Quincy High School Principal Frank Santoro will retire after 42 years in public education, the administrator announced this week.
The Principal for Quincy High for the past eight years, Santoro started his career in education in Boston Public Schools, staying there for 10 years. Soon he transitioned to Brookline Public Schools, where he worked for 17 years.
A lifelong Quincy resident, Santoro brought his educational expertise back to his hometown in 1999, when he applied and became the principal of Central Middle School. Several years later, he would transition to the High School level.
Overall, it’s been quite a ride, Santoro said in an interview, and leaving will be bittersweet.
“This will be the first Labor Day that I didn’t go to school in over 60 years. So I will miss it. I will miss especially the connections I’ve made with staff and students,” he said.
According to Santoro, throughout his teaching tenure, his greatest accomplishments have been designing a brand new high school in Quincy for the 21st century able to focus interdisciplinary instruction, and also creating a teachers network to help solve problems.
The retirement announcement isn’t much of a shock to his colleagues, yet Santoro said the support he’s received has been welcome.
“People kind of knew today it became real official, the superintendent will announce at tonight’s school committee meeting. People have been coming down to congratulate me and thank me. It’s a nice feeling to know you will be missed,” he said.
Quincy Superintendent Richard DeCristofaro agreed that Santoro will be tremendously missed in the school community.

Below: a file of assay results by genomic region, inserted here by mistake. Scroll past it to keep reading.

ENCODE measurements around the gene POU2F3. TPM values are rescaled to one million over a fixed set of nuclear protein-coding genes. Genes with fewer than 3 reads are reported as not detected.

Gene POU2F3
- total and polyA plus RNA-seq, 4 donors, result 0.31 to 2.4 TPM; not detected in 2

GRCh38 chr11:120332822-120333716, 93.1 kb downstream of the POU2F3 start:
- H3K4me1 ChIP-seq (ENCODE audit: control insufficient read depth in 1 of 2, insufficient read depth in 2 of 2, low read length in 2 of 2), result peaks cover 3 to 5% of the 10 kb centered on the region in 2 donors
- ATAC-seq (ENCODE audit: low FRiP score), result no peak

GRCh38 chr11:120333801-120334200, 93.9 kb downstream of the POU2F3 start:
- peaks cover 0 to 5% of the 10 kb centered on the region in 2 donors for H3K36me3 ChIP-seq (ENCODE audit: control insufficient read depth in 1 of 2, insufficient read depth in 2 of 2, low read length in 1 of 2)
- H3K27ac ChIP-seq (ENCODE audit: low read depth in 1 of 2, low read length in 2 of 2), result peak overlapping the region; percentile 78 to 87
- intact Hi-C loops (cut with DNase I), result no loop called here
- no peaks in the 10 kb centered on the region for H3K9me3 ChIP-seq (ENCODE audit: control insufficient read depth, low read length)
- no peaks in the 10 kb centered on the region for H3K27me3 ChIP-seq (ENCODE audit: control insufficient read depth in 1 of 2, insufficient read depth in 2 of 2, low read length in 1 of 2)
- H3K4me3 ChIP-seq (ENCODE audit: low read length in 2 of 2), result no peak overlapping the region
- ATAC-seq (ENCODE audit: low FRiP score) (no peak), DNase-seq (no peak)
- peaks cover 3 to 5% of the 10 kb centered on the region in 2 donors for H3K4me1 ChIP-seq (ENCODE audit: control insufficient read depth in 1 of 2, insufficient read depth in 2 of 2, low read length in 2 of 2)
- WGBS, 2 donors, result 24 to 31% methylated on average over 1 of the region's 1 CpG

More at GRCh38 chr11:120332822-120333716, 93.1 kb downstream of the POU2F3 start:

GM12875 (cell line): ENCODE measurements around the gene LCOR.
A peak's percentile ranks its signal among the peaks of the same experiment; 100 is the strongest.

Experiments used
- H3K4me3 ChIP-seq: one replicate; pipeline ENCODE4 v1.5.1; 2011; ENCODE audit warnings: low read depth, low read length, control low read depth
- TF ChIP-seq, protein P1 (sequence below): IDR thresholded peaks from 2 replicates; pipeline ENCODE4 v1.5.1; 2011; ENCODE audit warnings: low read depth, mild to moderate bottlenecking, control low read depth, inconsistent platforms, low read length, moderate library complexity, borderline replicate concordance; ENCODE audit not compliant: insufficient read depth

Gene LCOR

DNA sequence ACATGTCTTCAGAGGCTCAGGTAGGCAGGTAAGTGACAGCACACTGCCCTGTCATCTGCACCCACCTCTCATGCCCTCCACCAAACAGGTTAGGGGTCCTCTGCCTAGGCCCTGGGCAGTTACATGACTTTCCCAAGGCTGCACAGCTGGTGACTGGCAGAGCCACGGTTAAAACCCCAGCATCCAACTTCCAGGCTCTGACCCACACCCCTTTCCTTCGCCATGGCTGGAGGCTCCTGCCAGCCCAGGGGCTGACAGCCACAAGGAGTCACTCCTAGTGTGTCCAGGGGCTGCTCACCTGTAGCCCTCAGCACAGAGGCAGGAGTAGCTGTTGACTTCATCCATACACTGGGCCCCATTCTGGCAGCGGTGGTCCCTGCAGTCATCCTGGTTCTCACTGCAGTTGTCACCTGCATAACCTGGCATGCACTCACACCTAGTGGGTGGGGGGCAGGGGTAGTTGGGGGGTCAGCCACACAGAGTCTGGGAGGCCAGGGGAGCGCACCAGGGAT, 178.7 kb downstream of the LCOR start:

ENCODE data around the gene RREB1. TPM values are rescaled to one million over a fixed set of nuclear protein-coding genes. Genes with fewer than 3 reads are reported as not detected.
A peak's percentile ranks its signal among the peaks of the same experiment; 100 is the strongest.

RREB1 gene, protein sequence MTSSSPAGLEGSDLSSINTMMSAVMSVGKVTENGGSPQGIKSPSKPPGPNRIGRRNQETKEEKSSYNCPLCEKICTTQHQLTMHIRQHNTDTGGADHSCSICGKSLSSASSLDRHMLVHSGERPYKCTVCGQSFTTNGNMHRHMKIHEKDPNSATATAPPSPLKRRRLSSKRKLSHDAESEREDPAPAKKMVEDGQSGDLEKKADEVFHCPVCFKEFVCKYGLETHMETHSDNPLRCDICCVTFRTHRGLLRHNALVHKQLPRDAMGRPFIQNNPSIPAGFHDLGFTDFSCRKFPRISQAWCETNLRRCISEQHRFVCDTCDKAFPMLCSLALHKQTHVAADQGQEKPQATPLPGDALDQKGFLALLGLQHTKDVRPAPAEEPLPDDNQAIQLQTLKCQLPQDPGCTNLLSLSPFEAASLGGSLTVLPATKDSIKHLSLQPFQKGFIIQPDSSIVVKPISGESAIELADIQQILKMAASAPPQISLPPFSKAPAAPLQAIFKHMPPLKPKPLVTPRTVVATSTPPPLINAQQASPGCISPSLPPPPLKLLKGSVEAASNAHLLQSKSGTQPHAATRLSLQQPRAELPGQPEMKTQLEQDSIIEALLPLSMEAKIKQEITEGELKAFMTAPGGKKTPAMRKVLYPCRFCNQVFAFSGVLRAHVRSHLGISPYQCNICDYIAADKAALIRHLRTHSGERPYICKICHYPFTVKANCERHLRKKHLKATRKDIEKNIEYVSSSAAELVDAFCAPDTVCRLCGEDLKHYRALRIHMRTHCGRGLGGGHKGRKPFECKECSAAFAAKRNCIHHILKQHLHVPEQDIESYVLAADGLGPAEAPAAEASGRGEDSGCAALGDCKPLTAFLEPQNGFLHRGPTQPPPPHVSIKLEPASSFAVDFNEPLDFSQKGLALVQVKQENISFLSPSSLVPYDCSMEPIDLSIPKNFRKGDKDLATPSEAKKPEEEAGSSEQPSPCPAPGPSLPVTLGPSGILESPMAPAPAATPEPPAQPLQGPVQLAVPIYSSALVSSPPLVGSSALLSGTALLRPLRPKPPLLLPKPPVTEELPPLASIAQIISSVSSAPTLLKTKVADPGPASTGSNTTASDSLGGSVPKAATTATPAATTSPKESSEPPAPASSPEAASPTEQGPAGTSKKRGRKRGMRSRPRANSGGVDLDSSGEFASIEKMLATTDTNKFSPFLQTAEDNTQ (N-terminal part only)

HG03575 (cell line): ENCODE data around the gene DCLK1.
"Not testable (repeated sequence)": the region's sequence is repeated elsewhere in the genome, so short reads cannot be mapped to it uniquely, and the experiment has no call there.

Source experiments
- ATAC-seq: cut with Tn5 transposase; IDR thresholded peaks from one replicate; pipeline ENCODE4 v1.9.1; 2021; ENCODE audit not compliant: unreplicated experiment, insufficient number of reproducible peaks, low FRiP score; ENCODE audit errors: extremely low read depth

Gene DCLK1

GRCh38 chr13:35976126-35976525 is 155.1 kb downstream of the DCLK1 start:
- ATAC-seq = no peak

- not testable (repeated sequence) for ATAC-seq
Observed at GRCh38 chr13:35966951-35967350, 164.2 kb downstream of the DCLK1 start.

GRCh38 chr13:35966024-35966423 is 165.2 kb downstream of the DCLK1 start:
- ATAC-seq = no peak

“Though he’s principal and has so many administrative duties that principals’ have, what Frank did was he finds time to make those connections to students that many high school principals probably have a difficult time doing along with so many other tasks,” DeCristofaro said in an interview. “He’s made that his focus in Quincy, whether Central Middle School or Quincy High, he’s always been focused on his students and their needs first.”
DeCristofaro complimented Santoro on also having a constant presence in the school community, attending all arts and athletic events.
“Quite frankly, if Mr. Santoro wanted to stay for another 10 years, I would love that,” DeCristofaro said.
DeCristofaro said the process to find a new principal had not begun, but most likely it would occur shortly before the April break.
“Hopefully [we will be] working with the school committee and staff on ... our hiring process to involve as many stakeholders as possible,” he said. “Maybe with the right process, [we would be] coming out with a time that would have some transition of the new principal with Mr. Santoro.”
Quincy High is the second Quincy school to have principal turnover within the last year, following Earl Metzler’s leaving North Quincy High last summer.
Despite the new staff, DeCristofaro said transitioning another school to a new administrator wouldn’t be problematic.
“There is a tremendous amount of support at both high schools; the administrative support with the department heads, with the deans, and assistant principals, and we also have tremendous parental support,” DeCristofaro said. “As long as those are strong, the transition will be one that is successful.”